Sustainability can be a difficult thing to measure and even more difficult to implement, especially at a city wide scale. Many cities are bringing it down a notch and addressing sustainability at a local scale. San Francisco is one of a few cities that is adopting the eco-districts approach to individually addressing a cities various sustainability issues, one district at a time.
So what is an eco-district? Eco-districts are made up of public and private partnerships to strengthen an existing community by planning smartly for the future to reduce their environmental impact and improve its economy simultaneously. Sustainability has always been a win-win situation, by decreasing your impact on the earth it reduces costs and uses more natural means of energy and production that return the energy to local sources. This is the goal of the eco-districts but San Francisco is taking it a step further to consider not only the environment and economy but also infrastructure and disaster mitigation.
Bringing these issues down to the local level allows the individual to participate more easily and stay focused on the immediate concerns of that area. San Francisco has identified four types of eco-districts so far:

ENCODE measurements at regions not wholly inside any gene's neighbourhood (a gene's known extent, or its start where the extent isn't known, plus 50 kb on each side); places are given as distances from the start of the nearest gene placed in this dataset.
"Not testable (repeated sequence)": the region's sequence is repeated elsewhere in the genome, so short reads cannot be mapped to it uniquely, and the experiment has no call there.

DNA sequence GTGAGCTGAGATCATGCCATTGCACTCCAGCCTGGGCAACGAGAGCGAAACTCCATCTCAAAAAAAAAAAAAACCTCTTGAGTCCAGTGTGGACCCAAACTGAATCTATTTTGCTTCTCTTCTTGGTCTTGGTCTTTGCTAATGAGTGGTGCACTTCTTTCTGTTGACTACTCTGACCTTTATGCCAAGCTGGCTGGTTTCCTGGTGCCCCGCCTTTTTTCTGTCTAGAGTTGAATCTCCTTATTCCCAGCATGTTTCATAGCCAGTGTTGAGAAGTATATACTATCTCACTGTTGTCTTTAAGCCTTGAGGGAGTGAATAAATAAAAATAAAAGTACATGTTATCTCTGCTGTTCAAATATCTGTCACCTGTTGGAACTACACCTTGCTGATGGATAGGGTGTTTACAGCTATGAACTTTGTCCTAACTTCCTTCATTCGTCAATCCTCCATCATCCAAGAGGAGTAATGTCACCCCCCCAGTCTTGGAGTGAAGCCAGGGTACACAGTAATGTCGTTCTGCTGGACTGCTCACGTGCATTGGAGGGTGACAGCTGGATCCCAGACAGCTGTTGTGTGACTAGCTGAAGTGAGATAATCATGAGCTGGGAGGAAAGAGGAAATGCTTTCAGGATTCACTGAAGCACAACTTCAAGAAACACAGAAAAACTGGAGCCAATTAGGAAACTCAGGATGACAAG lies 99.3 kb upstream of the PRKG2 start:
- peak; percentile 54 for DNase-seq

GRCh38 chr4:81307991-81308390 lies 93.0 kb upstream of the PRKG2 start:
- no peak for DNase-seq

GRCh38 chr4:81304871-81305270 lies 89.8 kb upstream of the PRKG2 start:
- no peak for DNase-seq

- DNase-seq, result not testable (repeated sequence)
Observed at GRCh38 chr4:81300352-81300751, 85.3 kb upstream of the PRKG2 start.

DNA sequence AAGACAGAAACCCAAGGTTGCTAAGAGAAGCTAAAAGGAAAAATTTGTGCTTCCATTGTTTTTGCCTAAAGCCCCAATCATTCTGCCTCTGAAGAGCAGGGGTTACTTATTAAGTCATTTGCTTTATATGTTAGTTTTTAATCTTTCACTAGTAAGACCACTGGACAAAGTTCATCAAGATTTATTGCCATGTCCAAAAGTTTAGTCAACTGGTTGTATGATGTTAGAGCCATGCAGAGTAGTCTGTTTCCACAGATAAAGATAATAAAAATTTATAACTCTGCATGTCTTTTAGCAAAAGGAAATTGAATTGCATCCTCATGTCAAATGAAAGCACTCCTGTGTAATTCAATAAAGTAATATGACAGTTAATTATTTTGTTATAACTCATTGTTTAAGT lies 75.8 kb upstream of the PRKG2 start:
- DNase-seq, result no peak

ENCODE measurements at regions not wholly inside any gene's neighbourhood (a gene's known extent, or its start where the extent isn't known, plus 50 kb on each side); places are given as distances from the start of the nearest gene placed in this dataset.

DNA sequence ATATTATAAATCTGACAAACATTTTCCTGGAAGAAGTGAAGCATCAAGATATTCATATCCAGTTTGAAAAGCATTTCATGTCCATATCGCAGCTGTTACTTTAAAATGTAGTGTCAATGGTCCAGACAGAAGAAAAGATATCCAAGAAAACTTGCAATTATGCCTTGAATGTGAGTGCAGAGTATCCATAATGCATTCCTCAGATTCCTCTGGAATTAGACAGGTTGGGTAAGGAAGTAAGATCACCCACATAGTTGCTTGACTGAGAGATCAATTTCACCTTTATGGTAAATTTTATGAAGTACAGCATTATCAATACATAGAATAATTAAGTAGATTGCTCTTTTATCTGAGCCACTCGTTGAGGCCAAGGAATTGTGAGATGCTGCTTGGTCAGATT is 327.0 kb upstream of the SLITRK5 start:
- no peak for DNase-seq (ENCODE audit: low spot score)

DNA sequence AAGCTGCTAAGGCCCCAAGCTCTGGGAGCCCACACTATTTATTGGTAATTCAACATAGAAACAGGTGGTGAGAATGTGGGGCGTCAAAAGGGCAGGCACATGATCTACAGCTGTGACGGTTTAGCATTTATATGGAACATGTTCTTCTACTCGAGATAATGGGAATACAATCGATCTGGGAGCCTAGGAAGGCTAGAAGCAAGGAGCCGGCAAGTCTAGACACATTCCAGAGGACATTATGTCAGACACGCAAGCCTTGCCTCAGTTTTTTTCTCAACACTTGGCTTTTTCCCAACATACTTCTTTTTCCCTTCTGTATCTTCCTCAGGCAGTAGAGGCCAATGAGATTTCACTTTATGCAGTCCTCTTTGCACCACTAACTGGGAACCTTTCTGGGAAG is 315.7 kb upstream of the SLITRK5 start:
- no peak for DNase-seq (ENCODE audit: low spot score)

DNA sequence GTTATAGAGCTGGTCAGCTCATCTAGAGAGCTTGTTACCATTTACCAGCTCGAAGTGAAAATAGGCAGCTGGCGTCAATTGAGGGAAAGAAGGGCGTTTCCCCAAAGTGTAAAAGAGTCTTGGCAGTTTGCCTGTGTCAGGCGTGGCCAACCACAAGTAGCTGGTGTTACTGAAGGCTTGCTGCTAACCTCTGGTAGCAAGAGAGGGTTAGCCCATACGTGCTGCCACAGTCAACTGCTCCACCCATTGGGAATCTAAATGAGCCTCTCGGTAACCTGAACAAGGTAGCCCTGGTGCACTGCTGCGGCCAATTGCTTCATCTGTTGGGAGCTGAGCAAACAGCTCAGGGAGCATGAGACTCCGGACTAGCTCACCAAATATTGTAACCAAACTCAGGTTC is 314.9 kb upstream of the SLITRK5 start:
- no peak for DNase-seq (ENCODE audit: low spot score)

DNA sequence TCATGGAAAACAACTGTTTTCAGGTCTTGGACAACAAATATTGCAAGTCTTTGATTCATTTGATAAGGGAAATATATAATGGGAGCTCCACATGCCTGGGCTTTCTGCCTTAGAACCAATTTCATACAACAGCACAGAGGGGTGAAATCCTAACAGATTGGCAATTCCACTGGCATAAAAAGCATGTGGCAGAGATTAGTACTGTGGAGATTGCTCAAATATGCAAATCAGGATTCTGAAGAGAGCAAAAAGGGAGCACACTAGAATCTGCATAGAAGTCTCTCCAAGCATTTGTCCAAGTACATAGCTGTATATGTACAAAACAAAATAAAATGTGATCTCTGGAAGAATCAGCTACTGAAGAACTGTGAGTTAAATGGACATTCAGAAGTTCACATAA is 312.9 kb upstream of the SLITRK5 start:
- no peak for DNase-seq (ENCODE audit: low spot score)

- The Blank Slate – Primarily undeveloped land, usually owned by one owner, good to implement goal oriented basic services and infrastructure before development.
- The Patchwork Quilt – Pretty much how it sounds, mixed use, multiple owners, various development projects and existing character. All of these work together for a more holistic plan to maximize sustainable goals.
- The Strengthened Neighborhood – Mostly residential with some commerce in the neighborhood that need to reorganize systems to plan for future growth sustainably.
- The Industrial Network – In industrial areas the idea is to make operating and distributing systems more efficient and healthy using greener technology.
So far the city’s planning department has only worked with one neighborhood specifically, but has many other projects that all eco-districts will use as guidelines – from master plan ideas to small policy based changes that are practical and easy to implement. The eco-district project is classified as the patchwork quilt as much of the city falls underneath this category and takes place in the central corridor of the city. The idea is to rezone much of the industrial areas to make way for private development, public works, and water and energy uses all to support growth around the new subway and infrastructure plan.
So even though it might be hard to make a city sustainable, these measures show that you can always work towards it from multiple angels. The overall goal of this plan would be a self sustaining city, which hasn’t happened yet. But with rigorous and holistic planning alongside innovative approaches, it might actually be possible.
Has your city implemented any eco-districts? What eco-districts are you aware of?
Credits: Images by Tara Whelan. Data linked to sources.